I agree that pitting people against each other is terrible management style. I always felt that building camaraderie and teamwork brought about much better results. Everyone who has left his administration, then written a book or even an OpEd, has used the word “chaos” to describe the administration. Where there is so much smoke, there’s got to be a fire somewhere. Sarah Huckabee Sanders can deny it until the cows come home, but I think we all know the truth.

        Liked by 1 person

    • Yes, I am continually amazed when I hear people speak in support of him … the very people that his policies are destined to hurt! Some have referred to it as a cult, and I am beginning to believe it is so. I just hope they wake up in time to stop the bleeding!


  4. The farce which is the Whitehouse has tipped over way beyond the acceptable levels of confusion and hasty decisions. It has even set a new level in incompetence. And worse was not even voted in by a majority of the voters.
    At this stage the ordinary person can either give up and hunker down, hoping it will pass.
    Or can just ignore the garbage being produced at the Department of Truth, refuse to acknowledge the person in the Oval Office as anything worth their time and carry out small person acts of charity and kindness then when the next election comes apply boot to excessively large buttocks.

    Liked by 4 people

    • I agree with all you say … but doesn’t there have to be a third option? One where people can actively fight against him, can make it clear that he has no business bringing his incompetence to the highest position in government and keep pressing the idea that we want him out? I think that either of the first two options make us sitting ducks for the takeover by Trump who, being largely ignored, decides to take all power for himself and become King, rather than president.

      Liked by 1 person

      • The very great danger for the USA at the present Jill is a complete fracturing of the nation.
        This has been building up for sometime. In the long view of history it could be argued there is still unfinished business from both the War of Independence and the Civil War (in long history they are not so far away).
        You are only a few social steps away from civil armed conflict, as the pre-civil war era warns.
        Trump is an incompetent vainglorious oaf who can only blunder and bluster. To take control as you suggest requires some deft skill and manoeuvring (read ‘The Rise and Fall of The Third Reich’). As the fool has no skill in manipulating folk he can only fail in any attempt, which itself would be a tragi-comedy.
        On the cautionary side, it’s not only his followers who have access to firearms…..
        Time to dial down, let the due processes have their say and save the powder for the 2020 election. Get those Non-voters out.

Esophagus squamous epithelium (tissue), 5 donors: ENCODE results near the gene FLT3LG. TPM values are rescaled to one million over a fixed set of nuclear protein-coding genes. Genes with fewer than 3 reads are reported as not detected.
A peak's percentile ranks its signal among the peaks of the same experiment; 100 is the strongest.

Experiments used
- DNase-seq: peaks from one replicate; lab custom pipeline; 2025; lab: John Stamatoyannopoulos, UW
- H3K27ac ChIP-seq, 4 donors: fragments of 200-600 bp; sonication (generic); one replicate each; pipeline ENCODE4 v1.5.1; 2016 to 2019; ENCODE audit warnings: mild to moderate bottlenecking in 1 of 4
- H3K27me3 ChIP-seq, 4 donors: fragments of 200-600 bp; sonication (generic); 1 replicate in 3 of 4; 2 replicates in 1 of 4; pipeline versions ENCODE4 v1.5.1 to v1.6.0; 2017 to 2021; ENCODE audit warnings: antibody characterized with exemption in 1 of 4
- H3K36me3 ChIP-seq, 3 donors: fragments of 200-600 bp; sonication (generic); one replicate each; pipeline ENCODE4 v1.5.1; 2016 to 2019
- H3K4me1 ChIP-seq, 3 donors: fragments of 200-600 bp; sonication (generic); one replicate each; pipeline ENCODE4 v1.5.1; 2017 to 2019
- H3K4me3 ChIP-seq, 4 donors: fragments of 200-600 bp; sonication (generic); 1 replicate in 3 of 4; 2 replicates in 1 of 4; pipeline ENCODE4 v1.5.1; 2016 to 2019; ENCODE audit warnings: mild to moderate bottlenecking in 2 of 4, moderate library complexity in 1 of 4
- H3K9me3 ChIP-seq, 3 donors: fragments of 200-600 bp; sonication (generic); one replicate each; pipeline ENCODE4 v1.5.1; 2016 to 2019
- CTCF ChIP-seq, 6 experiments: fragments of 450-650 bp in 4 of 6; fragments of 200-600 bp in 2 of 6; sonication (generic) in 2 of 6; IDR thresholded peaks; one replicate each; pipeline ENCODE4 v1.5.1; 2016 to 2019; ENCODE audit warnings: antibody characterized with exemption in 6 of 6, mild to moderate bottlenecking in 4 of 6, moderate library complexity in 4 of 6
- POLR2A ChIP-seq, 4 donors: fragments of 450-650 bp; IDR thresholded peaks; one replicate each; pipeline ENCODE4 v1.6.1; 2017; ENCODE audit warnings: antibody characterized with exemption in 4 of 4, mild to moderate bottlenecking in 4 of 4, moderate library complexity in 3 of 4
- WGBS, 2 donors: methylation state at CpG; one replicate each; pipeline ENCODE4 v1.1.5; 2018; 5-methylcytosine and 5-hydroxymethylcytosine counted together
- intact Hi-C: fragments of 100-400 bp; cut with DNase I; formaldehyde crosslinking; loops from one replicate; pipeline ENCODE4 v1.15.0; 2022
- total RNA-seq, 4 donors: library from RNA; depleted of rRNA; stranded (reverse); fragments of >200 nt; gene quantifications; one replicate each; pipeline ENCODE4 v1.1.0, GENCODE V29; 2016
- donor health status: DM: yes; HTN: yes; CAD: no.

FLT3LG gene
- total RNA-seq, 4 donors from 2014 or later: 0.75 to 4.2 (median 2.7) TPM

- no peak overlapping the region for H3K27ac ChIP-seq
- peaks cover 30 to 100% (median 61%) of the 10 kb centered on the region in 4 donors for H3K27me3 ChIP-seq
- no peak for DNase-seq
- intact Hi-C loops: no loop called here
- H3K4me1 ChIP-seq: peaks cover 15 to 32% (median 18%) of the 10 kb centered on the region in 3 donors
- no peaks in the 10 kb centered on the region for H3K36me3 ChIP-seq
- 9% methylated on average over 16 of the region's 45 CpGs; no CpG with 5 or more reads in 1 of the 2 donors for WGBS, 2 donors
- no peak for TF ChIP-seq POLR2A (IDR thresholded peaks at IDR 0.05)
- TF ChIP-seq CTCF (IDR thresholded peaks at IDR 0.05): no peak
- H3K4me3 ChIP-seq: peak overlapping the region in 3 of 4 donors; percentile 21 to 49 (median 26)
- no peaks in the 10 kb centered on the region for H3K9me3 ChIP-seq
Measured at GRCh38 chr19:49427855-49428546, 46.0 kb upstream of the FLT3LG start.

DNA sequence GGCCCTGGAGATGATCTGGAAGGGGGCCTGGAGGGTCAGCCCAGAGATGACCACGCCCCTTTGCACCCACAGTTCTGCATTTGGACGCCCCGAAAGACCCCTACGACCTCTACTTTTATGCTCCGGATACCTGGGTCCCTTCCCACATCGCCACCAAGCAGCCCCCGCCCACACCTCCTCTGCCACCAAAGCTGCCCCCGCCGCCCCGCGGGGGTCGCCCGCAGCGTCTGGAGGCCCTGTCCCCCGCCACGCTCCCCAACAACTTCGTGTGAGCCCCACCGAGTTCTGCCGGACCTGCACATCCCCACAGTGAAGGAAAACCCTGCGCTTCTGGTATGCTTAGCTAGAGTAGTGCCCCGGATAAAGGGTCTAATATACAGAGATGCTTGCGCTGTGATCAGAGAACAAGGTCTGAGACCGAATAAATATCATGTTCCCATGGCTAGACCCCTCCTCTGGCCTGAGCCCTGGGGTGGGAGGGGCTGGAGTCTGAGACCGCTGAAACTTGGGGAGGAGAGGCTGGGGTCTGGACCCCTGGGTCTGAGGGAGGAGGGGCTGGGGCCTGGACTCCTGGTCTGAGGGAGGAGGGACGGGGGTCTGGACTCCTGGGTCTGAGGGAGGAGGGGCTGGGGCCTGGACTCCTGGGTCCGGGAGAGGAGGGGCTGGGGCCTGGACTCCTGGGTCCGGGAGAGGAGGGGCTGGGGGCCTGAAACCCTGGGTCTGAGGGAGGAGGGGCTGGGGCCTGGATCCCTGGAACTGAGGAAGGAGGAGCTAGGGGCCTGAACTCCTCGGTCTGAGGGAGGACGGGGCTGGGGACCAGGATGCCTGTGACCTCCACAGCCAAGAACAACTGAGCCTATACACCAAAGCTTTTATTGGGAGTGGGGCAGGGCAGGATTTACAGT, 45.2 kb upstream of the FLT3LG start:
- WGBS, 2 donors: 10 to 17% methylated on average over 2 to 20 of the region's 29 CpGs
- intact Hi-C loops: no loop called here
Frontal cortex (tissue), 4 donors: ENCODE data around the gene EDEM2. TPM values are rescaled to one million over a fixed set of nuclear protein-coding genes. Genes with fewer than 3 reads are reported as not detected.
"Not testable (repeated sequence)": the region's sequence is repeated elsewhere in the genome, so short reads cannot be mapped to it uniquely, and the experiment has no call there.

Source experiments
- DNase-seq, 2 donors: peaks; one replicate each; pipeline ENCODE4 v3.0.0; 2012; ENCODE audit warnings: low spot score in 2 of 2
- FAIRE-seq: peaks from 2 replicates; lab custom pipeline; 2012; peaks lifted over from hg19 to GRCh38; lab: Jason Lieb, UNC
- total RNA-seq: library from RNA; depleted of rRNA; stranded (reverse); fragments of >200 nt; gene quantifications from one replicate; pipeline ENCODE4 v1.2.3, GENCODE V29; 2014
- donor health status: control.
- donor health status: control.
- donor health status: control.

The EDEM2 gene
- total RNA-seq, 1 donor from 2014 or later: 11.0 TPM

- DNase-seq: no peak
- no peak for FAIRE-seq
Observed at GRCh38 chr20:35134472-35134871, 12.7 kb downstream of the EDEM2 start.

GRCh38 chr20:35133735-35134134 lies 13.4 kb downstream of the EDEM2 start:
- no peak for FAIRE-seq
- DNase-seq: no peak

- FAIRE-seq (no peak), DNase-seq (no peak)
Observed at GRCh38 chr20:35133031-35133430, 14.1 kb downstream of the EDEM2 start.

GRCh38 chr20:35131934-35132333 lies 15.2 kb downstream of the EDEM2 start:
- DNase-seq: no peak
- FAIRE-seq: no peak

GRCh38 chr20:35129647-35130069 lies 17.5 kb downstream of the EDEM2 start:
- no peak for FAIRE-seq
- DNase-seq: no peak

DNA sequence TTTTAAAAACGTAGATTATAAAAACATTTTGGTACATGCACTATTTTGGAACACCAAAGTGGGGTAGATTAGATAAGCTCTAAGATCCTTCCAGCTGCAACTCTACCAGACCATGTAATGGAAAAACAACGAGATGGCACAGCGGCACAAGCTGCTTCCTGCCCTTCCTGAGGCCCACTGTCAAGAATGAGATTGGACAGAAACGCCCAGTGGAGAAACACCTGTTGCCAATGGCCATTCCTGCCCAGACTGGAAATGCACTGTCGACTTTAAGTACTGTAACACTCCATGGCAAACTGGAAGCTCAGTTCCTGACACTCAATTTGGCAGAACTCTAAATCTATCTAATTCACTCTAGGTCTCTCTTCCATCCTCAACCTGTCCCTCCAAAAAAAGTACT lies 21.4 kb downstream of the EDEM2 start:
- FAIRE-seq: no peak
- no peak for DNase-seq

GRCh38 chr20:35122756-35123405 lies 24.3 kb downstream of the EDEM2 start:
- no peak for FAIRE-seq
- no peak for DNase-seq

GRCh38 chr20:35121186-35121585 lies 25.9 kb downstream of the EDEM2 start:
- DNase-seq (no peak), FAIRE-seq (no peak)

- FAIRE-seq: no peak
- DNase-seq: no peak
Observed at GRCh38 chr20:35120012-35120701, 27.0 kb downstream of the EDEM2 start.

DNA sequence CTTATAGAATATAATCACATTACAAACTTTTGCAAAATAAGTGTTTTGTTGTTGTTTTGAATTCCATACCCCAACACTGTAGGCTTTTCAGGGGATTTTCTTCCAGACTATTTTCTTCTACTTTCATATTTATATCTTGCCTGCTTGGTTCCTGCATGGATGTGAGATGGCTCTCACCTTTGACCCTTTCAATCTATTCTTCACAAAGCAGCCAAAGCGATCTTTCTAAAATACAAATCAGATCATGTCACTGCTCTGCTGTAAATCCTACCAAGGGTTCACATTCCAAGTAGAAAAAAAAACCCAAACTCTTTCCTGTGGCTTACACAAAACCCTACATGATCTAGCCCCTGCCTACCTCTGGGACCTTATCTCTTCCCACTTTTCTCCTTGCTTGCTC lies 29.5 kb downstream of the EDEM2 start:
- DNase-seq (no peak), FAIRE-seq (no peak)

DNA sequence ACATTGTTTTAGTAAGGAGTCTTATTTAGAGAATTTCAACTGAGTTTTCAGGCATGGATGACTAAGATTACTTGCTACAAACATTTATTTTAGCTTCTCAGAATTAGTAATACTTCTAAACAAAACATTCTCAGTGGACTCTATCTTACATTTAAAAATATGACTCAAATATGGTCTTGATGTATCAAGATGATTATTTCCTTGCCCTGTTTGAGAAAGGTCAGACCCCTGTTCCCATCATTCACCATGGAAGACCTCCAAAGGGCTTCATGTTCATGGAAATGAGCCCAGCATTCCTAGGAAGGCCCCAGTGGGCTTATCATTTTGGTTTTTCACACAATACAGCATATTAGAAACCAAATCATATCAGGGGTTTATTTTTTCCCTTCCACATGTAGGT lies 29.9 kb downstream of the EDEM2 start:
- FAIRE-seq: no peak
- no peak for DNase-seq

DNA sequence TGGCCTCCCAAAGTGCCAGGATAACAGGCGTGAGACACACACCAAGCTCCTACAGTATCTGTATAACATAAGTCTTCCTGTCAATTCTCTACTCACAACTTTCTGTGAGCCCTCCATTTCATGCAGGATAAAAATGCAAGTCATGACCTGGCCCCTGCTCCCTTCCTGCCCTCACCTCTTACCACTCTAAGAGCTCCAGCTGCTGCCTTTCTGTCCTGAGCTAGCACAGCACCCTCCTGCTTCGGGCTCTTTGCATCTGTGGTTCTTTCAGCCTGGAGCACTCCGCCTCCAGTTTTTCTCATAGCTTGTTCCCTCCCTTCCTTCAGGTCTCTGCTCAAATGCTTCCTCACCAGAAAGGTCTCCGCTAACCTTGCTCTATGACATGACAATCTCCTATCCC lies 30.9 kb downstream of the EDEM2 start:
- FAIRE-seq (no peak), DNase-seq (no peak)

Liked by 1 person

        • You are, as always, the voice of calm, of reason, and of wisdom. His latest move, the declaration of a ‘state of national emergency’, which everyone with half a brain knows is a manufactured, fictional ’emergency’, reeks of authoritarianism. He even admitted that there is no emergency, but he wanted to do it this way to get the money for his wall. And if Congress and the Courts are unable to stop him, then what will the next step be? Interestingly, I happen to be about mid-point in The Rise and Fall of the Third Reich!!! I hope you are right, but to be honest, I fear for the future of this nation, for it is not only Trump, but the wealthy and the fools who put him there, and who will be searching for another tool once he is gone. Sigh.

          Liked by 1 person

          • Trump has over-played his hand this time Jill, even if he took that step he would be hit on so many sides by so many folk his vested interests would deserting him in hordes for being a bad investment.
            At the end of the day he is a third-rate medician huckster.
            As for someone else taking his place. Well that is in the hands of the American people. So all the folk who think they are being astute or clever by not voting had better get mobile hadn’t they? They are one of the reasons why Trump is where he is.

            Liked by 1 person

            • That is something I definitely worry about … voter apathy. And eve though the same people who were too lazy or disinterested to vote in 2016 are among the biggest complainers of the status quo, they are unlikely to be any more motivated to vote the next time around. I don’t understand it … it’s all we have, really, to make a difference. Why anybody would simply throw it away is beyond me. But you’re right … it was the non-voters as much as anything that caused this mess and I’m not sure how we convince them to do otherwise. It’s a cinch that mandatory voting would not even be considered, for the GOP really don’t want everybody voting. Ah well, the sun is shining today for the first time in weeks, so I shall enjoy the day and put this mess out of my mind for a day! 🌞

              Liked by 1 person